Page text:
Causes of Gun-Related Deaths in the US: Beliefs vs. Reality

In preparing for my Sociology of Guns class this week on suicide and guns, I came across an interesting story from the “Guns & America” series out of the DC PBS station WAMU in 2019.

The story included a GIF that highlights a fascinating discrepancy between what Americans think the main causes of gun death are (murder, mass shootings) and what the reality is (suicide).

The discrepancy is important for all sorts of reasons, but one reason that comes to my mind is that the way the public defines problems can affect its view of appropriate solutions. If murder and mass shootings are the biggest problem, that may suggest one set of solutions, while suicide could suggest a different set.

I don’t have time to get into a deeper analysis of this GIF, but wanted to put it out to see what others think in terms of the discrepancy and its potential consequences. What say you?


  1. The anti-gun activists certainly know how to spin it. They realize their usual technique of demonizing the object can’t work with suicide, as even a single-shot long gun, like the muskets they claim were the only firearms of which the Founding Fathers were aware, is sufficient for suicide.

    Thus their push for expanded prior restraint on who can possess firearms at all through Red Flag laws of dubious Due Process.


  2. Reducing suicide ought to be a goal everyone at all points along the political spectrum ought to agree on. If the MSM is decrying gun deaths but eschewing discussion about suicide because murder, especially mass murder, neatly fits their narrative about guns and is scarier and gets more engagement, then we know they consider profit more important than people. As many in the Guniverse have pointed out, a magazine capacity of 1 is enough for suicide. I’m also struck by how much research (?) indicates that strong controls or outright bans on guns would nearly eliminate completed suicides in America. Japan’s suicide rate is generally a bit higher than ours, and it’s next to impossible to get a gun in Japan. Evidently these researchers have not studied the economic concept of substitution. Surely, the logic seems to go, Americans would never consider carbon monoxide, asphyxiation, gravity, drug overdose…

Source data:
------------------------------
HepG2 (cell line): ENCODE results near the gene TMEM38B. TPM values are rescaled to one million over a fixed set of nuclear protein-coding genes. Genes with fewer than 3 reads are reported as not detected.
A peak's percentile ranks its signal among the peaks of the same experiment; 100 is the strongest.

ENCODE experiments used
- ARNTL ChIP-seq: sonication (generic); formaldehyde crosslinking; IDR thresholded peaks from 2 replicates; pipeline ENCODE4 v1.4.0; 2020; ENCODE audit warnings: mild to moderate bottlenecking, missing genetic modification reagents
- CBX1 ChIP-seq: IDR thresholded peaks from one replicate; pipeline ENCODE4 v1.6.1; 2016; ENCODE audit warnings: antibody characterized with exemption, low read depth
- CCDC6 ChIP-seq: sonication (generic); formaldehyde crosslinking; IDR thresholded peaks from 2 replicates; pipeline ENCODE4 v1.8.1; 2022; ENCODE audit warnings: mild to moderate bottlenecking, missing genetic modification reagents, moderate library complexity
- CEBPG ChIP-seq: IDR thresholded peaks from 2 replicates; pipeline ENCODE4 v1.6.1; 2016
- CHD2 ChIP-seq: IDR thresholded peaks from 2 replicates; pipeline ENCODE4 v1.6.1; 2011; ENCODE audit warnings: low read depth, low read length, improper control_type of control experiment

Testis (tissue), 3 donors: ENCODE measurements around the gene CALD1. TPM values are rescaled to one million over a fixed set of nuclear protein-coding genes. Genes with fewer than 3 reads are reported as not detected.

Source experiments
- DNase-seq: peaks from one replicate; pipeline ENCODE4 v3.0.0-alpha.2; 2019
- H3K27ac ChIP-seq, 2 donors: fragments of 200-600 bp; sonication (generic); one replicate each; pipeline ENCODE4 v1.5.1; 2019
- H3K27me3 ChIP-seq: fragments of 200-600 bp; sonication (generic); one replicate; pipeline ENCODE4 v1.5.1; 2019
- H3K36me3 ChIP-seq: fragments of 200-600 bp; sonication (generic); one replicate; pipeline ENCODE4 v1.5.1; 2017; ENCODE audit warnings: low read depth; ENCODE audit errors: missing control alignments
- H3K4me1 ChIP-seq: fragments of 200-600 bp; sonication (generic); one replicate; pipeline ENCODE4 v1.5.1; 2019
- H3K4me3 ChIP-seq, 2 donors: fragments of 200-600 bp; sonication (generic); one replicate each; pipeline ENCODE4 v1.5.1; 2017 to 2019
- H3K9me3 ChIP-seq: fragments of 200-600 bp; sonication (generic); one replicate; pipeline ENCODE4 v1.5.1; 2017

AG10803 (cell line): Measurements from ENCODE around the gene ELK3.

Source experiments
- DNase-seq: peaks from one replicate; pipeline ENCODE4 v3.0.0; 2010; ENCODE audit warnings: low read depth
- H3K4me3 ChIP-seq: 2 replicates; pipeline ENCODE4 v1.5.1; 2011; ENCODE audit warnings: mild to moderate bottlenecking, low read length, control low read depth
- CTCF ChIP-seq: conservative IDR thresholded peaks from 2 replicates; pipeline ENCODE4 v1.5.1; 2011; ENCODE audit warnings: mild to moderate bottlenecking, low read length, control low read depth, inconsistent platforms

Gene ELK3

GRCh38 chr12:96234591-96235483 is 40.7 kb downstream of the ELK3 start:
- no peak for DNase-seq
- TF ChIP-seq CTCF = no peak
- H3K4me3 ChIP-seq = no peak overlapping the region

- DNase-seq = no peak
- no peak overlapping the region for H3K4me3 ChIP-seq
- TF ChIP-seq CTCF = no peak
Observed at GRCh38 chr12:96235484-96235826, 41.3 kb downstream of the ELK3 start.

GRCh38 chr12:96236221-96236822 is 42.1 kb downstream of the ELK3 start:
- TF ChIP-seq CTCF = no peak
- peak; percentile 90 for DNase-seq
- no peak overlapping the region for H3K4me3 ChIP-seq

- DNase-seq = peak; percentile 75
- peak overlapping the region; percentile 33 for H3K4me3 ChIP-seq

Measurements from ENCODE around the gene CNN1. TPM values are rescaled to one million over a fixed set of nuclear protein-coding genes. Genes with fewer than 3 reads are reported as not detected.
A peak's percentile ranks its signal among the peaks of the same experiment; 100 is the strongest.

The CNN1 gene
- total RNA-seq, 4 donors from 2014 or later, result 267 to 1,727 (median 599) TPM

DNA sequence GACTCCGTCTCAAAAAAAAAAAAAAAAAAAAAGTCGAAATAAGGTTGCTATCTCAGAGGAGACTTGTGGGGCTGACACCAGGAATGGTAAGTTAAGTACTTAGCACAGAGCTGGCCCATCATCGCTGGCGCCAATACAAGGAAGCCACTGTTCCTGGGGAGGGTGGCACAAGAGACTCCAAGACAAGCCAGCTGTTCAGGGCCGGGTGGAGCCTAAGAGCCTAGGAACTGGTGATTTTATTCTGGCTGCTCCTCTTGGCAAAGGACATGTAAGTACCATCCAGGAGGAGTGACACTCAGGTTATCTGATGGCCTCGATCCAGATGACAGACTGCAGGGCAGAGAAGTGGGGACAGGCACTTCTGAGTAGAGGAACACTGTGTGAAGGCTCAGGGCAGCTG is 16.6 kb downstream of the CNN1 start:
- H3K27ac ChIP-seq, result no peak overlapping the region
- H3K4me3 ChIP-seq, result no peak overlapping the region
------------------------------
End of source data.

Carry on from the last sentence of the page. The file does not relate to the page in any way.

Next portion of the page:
One certainly cannot work toward solutions without a clear understanding of the problems.

    Liked by 1 person

  3. One of the most common situations referenced to refute substitution is the experience of coal gas (stove gas) suicides in England. They note that when coal gas was replaced by law with safer gasses suicides dropped precipitously and another method was not substituted.

    I looked at a sociological paper on the history of the situation that noted that coal gas suicides actually rose as a unique method above the “baseline” suicide level over time, with no proportional drop in other methods, as more homes got coal gas and more coverage of such deaths occurred. That is, a “fad” of additional coal gas suicides began tracking with the use of coal gas. When coal gas was ended, the rates did drop, but just back to baseline levels. The people who had been killing themselves for “normal” reasons continued to do so as they always had.